Term limits bill shows Congress isn’t afraid to impose constraints on a power-drunk court
For only the second time in U.S. history — and also the second time in the last year — lawmakers introduced a bill Tuesday that would require future Supreme Court justices to take senior status after 18 years and would ensure that each presidential term comes with two high court nominations.
Led again by Reps. Ro Khanna and Don Beyer, the unveiling of the Supreme Court Term Limits and Regular Appointments Act, H.R. 5140, follows countless legal scholars testifying in favor of an 18-year term before the Presidential Commission on the Supreme Court and Justice Stephen Breyer saying for at least the fourth time in the last five years that he’d be “fine” with a term limit.
The bill takes on new importance in light of Wednesday’s order in 21A24, Whole Women’s Health v. Jackson, which let a Texas law outlawing abortions before many women know they’re pregnant go into effect. FTC is calling on lawmakers who oppose the order on legal or procedural grounds to support the term limits bill in order to bring accountability to a court that is increasingly acting capriciously and spurning precedent.
“When the Supreme Court flexes its muscles in arbitrary ways, in the dead of night, with scant logic, Congress has a responsibility to flex back,” FTC’s Gabe Roth said. “Imposing term limits is an appropriate use of Congress’ constitutional powers to set the contours of the court’s structure and function, and it would send the message that our elected leaders will no longer accede to leaving the country’s most pressing policy issues to nine officials with no accountability.”
Roth added: “As an apolitical reform, Supreme Court term limits have the advantage of being able to garner broad-based, bipartisan support, which makes it more likely than other proposals to survive shifting political winds in both the short and long term.”
Poll after poll shows that large majorities of Americans of all ideologies would support a law ending the ability of nine unelected judges to rule over the public long past what the founders intended, past what’s reasonable in a democracy and past many jurists’ intellectual primes.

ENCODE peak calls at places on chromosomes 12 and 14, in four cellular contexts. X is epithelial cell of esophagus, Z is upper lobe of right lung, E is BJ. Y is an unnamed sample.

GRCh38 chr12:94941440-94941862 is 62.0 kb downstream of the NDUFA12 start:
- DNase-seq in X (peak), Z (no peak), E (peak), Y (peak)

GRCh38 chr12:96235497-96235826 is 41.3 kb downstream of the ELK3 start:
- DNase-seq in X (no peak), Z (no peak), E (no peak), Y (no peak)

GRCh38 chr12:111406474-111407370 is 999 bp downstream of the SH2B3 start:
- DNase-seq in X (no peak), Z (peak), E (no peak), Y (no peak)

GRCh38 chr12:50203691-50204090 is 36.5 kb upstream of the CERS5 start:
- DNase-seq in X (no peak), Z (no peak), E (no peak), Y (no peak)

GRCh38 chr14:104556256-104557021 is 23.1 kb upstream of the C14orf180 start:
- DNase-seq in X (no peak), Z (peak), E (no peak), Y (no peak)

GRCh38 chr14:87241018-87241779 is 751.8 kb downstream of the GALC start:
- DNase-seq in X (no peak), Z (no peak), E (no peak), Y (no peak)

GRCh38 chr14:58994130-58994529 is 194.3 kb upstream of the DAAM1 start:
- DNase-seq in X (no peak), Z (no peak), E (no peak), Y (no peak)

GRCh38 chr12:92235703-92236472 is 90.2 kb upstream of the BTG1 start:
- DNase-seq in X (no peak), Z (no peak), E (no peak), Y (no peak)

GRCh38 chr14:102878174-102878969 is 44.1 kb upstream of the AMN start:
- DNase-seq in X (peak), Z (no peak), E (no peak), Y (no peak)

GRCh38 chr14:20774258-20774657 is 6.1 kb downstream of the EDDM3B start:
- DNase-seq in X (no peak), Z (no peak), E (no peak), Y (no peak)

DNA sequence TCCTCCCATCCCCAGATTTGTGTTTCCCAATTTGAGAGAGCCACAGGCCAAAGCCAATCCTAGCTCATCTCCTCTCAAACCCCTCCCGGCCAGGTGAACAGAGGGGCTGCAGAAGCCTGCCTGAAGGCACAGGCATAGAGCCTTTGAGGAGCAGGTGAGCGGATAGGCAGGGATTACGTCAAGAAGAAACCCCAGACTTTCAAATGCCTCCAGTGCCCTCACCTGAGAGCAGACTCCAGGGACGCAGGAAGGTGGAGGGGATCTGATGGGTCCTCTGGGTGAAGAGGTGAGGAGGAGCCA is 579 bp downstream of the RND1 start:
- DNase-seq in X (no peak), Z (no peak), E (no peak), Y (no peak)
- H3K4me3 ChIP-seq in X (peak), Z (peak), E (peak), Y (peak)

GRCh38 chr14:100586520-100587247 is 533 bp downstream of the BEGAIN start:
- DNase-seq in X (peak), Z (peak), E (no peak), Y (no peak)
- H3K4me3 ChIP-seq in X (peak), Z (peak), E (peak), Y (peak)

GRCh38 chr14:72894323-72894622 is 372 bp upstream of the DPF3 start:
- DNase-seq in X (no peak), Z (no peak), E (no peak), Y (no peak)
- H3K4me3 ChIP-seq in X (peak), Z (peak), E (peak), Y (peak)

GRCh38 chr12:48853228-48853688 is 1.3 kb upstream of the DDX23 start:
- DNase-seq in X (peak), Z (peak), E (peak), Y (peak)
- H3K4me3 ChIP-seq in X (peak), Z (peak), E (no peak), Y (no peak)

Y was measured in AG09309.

The text of the H.R. 5140 is essentially the same as last year’s version, though this year’s takes out the requirement that new justices be sworn in on Aug. 1 to allow for more flexibility.
The crux of the proposal gives presidents, in the first and third years of their term(s), the opportunity to appoint a justice, and it requires justices appointed after the enactment date to take senior status after 18 years — similar to the senior status that exists for federal judges on lower courts. Senior justices would be able to serve by designation on any other federal court for the rest of their lives, and they could rejoin the high court for a time should it find itself at less than full strength due to an unexpected vacancy.
Tenures of three decades would no longer be the norm, justices would not be incentivized to hang on for dear life until a same-party president sat in the Oval Office, and confirmation hearings would become more routine and less R-rated end-days spectacles.
The number of high-profile groups and individuals who support ending life tenure at SCOTUS is legion, and most of the justices who’ve served this century have, at the least, viewed an end to life tenure positively. Their quotes have been compiled at this link.
The Washington Post, L.A. Times and Boston Globe editorial boards all endorsed 18-year terms last year, and those who’ve supported an end to SCOTUS life tenure include ideological opposites like former Cabinet members Ben Carson and Eric Holder; former and future presidential candidates Ted Cruz and Beto O’Rourke; Rick Perry and Julian Castro; and Josh Hawley and Andrew Yang; as well as FedSoc co-founder Steve Calabresi and half of the ACS Board of Advisors.
“That this measure has been introduced in successive Congresses demonstrates both the seriousness of the life tenure problem — protracted terms plus outsized power and no accountability, and the intense partisan gamesmanship over every vacancy — and the commitment of the lead sponsors to fix it. I want to thank Reps. Khanna and Beyer for their leadership and foresight,” Roth concluded.